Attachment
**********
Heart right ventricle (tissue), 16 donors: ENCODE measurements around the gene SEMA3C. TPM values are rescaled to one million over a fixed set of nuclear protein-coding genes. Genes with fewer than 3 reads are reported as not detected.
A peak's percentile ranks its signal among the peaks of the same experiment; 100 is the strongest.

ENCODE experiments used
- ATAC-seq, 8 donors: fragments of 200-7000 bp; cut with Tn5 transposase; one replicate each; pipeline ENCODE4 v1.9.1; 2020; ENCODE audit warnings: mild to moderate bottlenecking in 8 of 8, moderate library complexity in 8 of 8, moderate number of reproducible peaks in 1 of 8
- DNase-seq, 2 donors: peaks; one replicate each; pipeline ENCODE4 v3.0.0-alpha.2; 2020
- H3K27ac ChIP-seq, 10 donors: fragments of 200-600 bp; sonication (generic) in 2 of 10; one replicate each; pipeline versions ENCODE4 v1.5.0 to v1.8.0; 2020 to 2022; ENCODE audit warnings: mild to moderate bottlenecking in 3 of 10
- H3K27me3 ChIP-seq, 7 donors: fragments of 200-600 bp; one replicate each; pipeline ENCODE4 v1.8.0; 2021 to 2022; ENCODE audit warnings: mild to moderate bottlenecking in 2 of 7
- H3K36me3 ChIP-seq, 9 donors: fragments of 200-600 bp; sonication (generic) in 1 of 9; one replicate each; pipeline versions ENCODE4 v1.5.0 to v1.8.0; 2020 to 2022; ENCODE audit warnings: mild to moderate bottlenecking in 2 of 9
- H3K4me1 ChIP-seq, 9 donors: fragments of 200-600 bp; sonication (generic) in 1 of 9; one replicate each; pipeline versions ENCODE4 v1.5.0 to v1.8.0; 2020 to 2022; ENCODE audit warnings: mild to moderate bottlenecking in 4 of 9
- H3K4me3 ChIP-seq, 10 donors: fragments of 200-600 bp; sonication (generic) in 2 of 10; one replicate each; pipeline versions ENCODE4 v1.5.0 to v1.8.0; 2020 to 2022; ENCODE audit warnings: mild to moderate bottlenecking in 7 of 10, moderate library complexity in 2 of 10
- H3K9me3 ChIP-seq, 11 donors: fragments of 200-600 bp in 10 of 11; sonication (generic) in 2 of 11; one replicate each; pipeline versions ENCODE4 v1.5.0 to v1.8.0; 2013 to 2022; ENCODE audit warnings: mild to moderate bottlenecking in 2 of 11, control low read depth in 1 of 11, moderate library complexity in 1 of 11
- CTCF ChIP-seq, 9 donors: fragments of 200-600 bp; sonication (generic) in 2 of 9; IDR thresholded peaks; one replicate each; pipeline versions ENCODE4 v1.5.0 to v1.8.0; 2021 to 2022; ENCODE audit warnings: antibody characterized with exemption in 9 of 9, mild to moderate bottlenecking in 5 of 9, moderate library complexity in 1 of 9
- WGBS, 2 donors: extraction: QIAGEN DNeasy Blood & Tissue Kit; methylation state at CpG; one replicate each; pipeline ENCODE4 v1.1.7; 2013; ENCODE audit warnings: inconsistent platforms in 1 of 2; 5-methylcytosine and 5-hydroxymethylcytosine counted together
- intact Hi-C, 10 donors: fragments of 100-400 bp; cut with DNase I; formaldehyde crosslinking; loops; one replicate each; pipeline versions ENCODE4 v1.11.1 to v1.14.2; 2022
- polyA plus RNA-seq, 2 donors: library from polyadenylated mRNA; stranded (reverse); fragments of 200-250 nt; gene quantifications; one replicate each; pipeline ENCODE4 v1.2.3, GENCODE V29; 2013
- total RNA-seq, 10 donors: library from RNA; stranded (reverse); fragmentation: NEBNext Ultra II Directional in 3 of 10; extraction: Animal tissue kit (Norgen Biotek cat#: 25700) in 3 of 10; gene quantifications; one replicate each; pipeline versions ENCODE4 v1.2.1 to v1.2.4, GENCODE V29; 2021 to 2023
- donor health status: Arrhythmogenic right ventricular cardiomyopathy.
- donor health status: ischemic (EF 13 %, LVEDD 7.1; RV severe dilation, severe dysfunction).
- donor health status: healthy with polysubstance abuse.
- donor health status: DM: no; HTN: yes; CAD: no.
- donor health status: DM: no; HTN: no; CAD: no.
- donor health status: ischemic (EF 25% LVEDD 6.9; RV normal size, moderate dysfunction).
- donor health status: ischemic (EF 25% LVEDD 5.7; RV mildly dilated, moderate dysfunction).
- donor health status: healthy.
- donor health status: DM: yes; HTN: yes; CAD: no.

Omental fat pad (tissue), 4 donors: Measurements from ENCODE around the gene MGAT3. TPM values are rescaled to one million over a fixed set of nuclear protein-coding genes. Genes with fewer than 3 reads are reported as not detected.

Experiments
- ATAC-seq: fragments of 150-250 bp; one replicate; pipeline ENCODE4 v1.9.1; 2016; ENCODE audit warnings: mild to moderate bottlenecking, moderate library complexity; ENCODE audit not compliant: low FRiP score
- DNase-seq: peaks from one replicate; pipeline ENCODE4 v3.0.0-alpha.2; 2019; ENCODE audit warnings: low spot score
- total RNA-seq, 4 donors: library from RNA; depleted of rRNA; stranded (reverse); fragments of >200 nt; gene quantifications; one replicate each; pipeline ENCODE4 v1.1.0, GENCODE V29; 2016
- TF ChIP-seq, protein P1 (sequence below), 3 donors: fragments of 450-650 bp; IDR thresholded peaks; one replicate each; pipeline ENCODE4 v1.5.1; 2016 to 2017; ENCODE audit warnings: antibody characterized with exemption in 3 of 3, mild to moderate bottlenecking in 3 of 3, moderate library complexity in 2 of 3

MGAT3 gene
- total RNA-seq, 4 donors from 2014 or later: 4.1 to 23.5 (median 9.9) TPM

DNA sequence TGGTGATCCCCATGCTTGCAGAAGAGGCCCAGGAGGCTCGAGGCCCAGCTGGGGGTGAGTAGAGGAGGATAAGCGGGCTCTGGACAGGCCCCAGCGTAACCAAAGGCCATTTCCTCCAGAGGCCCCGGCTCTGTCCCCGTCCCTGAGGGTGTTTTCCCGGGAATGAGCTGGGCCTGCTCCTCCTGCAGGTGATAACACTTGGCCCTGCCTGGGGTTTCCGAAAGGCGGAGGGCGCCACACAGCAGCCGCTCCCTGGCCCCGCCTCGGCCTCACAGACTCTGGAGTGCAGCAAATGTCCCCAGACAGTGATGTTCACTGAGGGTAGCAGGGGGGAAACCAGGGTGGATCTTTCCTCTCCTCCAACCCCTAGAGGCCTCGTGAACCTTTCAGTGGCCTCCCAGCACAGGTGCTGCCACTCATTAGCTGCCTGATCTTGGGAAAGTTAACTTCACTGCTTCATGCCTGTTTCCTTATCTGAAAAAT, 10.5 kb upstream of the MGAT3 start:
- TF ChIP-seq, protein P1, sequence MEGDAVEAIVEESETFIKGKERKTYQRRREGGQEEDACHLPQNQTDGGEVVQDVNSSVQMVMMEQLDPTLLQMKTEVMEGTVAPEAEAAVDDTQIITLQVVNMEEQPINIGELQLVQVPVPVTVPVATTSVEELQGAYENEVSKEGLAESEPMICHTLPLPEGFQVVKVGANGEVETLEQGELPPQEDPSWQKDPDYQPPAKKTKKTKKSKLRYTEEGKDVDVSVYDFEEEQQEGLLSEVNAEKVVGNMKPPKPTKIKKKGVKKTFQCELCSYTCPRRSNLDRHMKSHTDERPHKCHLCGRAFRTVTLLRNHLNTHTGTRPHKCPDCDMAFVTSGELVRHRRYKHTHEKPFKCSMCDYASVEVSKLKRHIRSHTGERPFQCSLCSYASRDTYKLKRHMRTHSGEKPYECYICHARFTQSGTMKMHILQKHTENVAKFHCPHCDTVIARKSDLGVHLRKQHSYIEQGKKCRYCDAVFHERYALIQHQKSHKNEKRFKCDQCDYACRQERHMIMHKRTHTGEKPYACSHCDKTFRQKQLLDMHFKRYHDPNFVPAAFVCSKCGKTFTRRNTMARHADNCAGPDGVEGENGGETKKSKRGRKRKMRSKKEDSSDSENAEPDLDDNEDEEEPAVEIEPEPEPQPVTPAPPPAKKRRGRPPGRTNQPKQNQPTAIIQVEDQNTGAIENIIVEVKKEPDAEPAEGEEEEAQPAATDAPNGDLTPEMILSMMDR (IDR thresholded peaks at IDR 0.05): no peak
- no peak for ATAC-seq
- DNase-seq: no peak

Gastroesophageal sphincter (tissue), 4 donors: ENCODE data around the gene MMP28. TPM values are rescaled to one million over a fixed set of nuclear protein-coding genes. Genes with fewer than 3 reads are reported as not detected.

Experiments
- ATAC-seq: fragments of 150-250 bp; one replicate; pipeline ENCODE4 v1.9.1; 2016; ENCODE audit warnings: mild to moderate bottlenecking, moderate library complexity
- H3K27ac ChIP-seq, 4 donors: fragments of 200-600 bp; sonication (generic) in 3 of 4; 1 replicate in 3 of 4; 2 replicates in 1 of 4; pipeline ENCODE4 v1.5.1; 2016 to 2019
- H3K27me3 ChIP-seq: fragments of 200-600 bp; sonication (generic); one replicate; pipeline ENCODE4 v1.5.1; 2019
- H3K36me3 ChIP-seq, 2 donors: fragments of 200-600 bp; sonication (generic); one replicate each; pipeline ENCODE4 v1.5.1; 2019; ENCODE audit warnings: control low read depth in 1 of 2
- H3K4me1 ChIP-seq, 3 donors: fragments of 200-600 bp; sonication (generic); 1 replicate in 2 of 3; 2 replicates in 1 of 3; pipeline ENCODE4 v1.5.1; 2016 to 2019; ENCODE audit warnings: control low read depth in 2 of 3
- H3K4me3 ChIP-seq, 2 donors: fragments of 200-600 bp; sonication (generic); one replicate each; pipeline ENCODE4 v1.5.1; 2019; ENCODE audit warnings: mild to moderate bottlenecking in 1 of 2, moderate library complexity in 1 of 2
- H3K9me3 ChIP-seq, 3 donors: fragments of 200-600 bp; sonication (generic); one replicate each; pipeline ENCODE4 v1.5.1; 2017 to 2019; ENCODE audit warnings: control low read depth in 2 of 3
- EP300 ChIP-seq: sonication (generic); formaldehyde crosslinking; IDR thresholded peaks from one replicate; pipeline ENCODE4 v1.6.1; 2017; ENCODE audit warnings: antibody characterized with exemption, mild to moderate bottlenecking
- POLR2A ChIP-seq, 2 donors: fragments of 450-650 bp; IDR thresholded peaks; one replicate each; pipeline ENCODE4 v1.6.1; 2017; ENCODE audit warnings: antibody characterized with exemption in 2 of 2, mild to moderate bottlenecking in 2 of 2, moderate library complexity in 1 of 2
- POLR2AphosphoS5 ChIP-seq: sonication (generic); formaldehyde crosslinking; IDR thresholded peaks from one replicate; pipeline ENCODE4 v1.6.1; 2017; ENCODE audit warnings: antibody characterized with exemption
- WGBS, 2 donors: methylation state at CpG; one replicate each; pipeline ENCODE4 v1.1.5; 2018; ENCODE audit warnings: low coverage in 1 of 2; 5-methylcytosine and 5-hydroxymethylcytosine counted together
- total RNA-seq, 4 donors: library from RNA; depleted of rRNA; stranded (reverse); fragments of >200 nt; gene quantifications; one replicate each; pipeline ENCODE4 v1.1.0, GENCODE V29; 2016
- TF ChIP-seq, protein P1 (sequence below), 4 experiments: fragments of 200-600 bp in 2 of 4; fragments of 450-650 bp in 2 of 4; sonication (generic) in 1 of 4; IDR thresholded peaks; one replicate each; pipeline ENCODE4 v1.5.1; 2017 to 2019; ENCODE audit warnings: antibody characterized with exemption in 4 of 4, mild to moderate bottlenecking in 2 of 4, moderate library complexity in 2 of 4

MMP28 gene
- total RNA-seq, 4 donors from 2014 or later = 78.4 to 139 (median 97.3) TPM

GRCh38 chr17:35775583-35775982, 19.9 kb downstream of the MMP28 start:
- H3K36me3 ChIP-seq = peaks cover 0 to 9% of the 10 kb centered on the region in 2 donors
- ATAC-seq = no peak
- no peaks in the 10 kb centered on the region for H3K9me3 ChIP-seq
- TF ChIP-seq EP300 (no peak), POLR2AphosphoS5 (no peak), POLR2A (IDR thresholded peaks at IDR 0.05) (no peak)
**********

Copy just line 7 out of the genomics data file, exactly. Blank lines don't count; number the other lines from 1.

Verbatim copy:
- H3K27me3 ChIP-seq, 7 donors: fragments of 200-600 bp; one replicate each; pipeline ENCODE4 v1.8.0; 2021 to 2022; ENCODE audit warnings: mild to moderate bottlenecking in 2 of 7